US labs IBM and Joint Center for Energy Storage Research (JCESR) have downgraded their research on lithium-air technology.
Lithium-air is widely seen as the 'holy grail', not least for for EV batteries. Using the oxidation of lithium at the andoe and the reduction of oxygen at the cathode to induce a current, lithium-air - if ever made to work cost-effectively over sufficient cycles - could lead to batteries with a range of 500 miles drives on a single charge - up to five times more than the average pure EV.
The companies did not announce their decisions publicly. In March, director of Battery 500 Project Winfried Wilcke allegedly said he had a “change of heart” and wants to focus on sodium-air batteries, reports Quartz. When asked why JCESR stepped back from lithium-air too, JCESR manager Kevin Gallagher answered: “The penalty of using gaseous reactions overwhelmed any advantage”.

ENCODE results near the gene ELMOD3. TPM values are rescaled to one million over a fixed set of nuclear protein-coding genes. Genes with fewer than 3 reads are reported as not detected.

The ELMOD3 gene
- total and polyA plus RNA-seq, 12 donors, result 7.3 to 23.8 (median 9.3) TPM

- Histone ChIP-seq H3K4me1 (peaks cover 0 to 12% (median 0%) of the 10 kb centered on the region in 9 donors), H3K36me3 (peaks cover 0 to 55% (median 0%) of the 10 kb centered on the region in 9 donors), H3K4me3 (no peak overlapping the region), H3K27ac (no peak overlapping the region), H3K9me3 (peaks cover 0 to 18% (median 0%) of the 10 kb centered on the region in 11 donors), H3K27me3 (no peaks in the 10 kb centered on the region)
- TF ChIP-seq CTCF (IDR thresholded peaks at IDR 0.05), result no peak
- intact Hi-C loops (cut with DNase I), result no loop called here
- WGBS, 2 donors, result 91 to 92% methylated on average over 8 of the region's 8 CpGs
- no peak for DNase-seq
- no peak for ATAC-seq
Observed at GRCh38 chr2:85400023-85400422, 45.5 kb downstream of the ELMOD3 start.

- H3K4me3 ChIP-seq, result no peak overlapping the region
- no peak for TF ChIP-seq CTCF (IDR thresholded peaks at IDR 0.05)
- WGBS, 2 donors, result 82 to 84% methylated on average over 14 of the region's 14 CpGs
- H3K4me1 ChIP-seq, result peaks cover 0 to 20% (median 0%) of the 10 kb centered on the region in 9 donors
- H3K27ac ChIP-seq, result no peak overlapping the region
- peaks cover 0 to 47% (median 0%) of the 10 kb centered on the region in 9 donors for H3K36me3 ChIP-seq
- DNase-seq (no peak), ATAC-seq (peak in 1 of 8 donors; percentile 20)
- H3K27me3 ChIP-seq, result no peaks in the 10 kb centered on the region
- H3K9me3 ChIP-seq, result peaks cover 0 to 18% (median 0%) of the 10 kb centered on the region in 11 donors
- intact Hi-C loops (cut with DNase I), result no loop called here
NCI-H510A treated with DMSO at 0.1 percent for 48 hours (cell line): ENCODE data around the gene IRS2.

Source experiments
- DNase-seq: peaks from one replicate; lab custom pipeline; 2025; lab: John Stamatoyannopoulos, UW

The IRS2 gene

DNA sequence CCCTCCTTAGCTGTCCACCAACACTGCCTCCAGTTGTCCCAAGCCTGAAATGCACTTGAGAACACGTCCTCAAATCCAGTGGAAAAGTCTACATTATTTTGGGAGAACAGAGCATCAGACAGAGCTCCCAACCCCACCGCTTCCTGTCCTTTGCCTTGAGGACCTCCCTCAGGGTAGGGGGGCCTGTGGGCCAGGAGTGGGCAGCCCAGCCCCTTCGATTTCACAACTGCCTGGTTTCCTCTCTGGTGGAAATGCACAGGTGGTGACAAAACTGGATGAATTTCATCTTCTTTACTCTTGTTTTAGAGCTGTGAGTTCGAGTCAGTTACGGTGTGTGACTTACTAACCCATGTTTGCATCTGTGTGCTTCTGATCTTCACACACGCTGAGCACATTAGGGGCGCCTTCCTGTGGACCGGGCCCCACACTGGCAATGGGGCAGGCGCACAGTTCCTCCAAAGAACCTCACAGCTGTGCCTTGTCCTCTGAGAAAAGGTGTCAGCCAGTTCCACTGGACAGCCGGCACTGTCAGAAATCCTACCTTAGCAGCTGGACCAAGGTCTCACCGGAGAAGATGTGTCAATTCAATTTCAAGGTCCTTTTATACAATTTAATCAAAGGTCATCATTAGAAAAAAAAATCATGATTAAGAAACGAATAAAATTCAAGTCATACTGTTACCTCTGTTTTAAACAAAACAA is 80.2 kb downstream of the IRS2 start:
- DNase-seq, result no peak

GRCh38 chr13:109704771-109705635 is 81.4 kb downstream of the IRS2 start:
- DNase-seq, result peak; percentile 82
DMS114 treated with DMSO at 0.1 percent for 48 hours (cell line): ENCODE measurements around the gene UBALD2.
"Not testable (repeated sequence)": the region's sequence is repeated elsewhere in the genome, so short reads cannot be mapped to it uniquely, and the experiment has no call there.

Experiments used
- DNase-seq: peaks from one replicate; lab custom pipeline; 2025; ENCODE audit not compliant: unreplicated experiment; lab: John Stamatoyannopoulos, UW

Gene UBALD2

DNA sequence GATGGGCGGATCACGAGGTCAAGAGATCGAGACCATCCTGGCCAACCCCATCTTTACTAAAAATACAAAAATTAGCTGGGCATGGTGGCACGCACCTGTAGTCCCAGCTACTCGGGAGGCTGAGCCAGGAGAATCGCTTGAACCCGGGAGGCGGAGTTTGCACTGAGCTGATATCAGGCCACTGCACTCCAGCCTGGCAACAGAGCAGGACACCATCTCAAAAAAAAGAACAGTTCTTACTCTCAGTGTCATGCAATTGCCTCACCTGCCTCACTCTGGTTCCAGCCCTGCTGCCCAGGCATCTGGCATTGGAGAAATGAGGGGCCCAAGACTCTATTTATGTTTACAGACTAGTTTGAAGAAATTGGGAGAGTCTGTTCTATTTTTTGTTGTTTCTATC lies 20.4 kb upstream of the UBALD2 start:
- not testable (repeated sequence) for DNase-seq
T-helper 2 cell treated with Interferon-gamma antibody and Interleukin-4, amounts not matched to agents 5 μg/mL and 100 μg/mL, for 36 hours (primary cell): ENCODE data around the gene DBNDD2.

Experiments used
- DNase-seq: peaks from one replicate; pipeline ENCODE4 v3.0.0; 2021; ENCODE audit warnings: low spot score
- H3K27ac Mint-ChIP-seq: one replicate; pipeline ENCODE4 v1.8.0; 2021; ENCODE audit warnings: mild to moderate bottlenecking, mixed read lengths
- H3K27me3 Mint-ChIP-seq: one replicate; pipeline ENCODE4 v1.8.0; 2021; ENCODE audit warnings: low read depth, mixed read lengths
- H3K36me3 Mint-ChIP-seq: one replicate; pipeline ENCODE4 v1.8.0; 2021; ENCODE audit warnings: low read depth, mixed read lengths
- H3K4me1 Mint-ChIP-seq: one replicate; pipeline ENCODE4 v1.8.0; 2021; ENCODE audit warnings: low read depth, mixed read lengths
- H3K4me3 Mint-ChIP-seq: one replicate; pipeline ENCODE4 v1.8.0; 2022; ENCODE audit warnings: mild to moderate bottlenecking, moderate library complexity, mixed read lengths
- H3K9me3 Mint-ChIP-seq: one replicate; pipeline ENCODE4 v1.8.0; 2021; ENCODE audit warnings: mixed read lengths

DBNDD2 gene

Lithium-air technology is challenging. The anode is from lithium metal, which ignites when exposed to contaminants and could turn into lithium carbonate. An expensive screening technology is needed.
But there are still companies researching Li-Air. Argonne National Laboratory is currently working on a hybrid combining lithium-ion and lithium-air and Volkswagen announced in May that the car manufacturer wants a new Li-air battery for its EV fleet.
IBM announced its Battery 500 Project in 2009, aiming to bring the lithium-air technology further. To put the US in the lead of battery technology, including lithium-air, the US Energy department established JCESR at Argonne National Laboratory with a $120m fund.